I'm re-posting a question of mine from math.stackexchange in hopes that folks here might have the right kind of expertise.

I'm looking for a systematic way to approximate the sign function

$$\operatorname{sgn}(x) \triangleq \begin{cases}1&\text{ if }x > 0\\ 0&\text{ if }x=0\\ -1&\text{ if }x<0\\\end{cases}$$

by functions $f$ whose (distributional) Fourier transforms $\hat{f}$ are compactly supported.

More precisely, let us fix some $\epsilon$ small. Then I am interested in odd, continuous $f$ such that:

  • $\text{supp}{\hat{f}}\subseteq[-\pi,\pi];$
  • there exists some $a_f>0$ such that $|f^2(x)-1|<\epsilon$ whenever $|x|\geq a_f$.

Goal: I am looking for a "best" $f$ in the sense $a_f$ is as small as possible.

I figured that one way to do this would to be to look at convolutions $f=a*sgn$ where $a$ is a function that satisfies $\int_\mathbb{R} a(s)\,ds=1$ and $\text{supp }{\hat{a}}\subseteq[-\pi,\pi]$. For example, we could take

  1. $a_1(s)=\dfrac{\sin(\pi s)}{\pi s}$; or
  2. $a_2(s)=\frac{1}{2}\left(\dfrac{\sin(\frac{\pi}{2}s)}{\frac{\pi}{2}s}\right)^2,$

where the Fourier transforms of $a_1$ and $a_2$ are a rectangular and a triangle pulse respectively.

Doing some numerical experiments, I find that for the choice $\epsilon=0.05$, $a_2$ is "better" than $a_1$ by the above criterion.

Question: Is there a more systematic way to find better (or a best) $f$? References that deal with this type of problem would also be appreciated.

  • $\begingroup$ Here's one sign(x) approximation desmos.com/calculator/0k9gqmbqxp ... but dunno if it suites for you.... $\endgroup$
    – Juha P
    Nov 2, 2020 at 17:05
  • $\begingroup$ That's all well and good, but while the Fourier transform of your $a_1$ is zero for $\left | \omega \right| > \pi$, the Fourier transform of your $a_2$ doesn't go to zero until $\left | \omega \right | = 2 \pi$. $\endgroup$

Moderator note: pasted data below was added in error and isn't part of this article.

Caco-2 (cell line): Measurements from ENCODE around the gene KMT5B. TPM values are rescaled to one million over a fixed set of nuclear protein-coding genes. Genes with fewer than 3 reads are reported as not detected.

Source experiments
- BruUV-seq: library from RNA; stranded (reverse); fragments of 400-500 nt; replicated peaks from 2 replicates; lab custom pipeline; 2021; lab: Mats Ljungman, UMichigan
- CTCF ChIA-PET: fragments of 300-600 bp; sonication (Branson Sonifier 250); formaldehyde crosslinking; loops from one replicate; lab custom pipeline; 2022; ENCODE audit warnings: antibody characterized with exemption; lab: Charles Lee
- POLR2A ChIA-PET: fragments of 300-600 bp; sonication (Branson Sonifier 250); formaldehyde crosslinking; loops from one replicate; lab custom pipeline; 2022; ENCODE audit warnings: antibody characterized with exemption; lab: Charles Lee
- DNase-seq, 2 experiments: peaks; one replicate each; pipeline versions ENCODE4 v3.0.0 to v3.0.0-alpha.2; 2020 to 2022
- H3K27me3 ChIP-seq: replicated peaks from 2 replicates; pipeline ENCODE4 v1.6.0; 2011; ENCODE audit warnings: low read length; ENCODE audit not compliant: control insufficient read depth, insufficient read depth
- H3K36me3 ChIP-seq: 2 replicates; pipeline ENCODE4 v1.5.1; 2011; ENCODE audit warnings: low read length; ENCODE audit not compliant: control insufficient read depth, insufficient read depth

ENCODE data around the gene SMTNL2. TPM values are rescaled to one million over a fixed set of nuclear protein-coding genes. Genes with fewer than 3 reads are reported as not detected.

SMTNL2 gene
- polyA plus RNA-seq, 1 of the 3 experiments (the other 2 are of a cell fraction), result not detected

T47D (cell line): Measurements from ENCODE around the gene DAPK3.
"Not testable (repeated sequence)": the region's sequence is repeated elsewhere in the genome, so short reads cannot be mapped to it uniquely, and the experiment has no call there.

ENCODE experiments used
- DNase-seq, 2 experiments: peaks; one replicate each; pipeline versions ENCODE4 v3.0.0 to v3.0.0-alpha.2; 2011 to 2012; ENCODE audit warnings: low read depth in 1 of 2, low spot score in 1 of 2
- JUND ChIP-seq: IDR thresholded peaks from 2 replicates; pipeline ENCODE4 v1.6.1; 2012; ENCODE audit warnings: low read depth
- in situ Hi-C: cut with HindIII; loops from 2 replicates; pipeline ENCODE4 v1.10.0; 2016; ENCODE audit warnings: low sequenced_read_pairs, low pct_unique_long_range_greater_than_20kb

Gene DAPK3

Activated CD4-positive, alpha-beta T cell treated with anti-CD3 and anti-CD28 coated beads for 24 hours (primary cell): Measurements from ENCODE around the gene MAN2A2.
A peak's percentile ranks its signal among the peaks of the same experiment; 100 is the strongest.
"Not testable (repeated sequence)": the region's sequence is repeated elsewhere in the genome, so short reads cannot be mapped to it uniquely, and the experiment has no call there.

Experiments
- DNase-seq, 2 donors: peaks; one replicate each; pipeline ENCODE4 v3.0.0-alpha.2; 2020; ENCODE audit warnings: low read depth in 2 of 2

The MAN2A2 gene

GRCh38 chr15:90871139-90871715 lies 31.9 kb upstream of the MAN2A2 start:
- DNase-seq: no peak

– TimWescott
    Nov 2, 2020 at 23:06
  • $\begingroup$ Certainly, to minimize $\int_{-\infty}^{\infty} \left ( f(x) - \mathrm{sgn}(x) \right)^2 dt$ under your frequency-domain criteria, convolution with $a_1$ is as good as you can get. Just review Parseval's theorem and do some ciphering. $\endgroup$
    – TimWescott
    Nov 2, 2020 at 23:09
  • 1
    $\begingroup$ you might wanna look at sigmoid functions. an example of that is what @JuhaP was pointing you to. you can take one of them and then scale the argument to such a degree to approximate the signum function. $\endgroup$ Nov 3, 2020 at 4:49
  • 1
    $\begingroup$ The sigmoid function is not band-limited. $\endgroup$
    – Matt L.
    Nov 3, 2020 at 12:41

1 Answer 1


This problem is in a way the dual of the problem of approximating a Hilbert transformer by a filter with finite memory. The frequency response of an ideal Hilbert transformer is


and the corresponding ideal impulse response is

$$h(t)=\frac{1}{\pi t}\tag{2}$$

We can approximate $(1)$ and $(2)$ by multiplying the ideal impulse response by a window of finite length:


where the window function $w(t)$ is a real-valued even and smooth function with finite support.

In your case you could use a window function $W(\omega)$ in the frequency domain to approximate a sign function:

$$f(t)=\textrm{p.v.}\frac{1}{j\pi}\int_{-\pi}^{\pi}\frac{W(\omega)}{\omega}e^{j\omega t}d\omega=\textrm{p.v.}\frac{1}{\pi}\int_{-\pi}^{\pi}\frac{W(\omega)}{\omega}\sin(\omega t)d\omega\tag{4}$$

Note that this is just a generalization of what you already did. You used a rectangle and a triangle for $W(\omega)$. However, there are many more "nicer" window functions that are smooth, and that may result in better approximations of the sign function.


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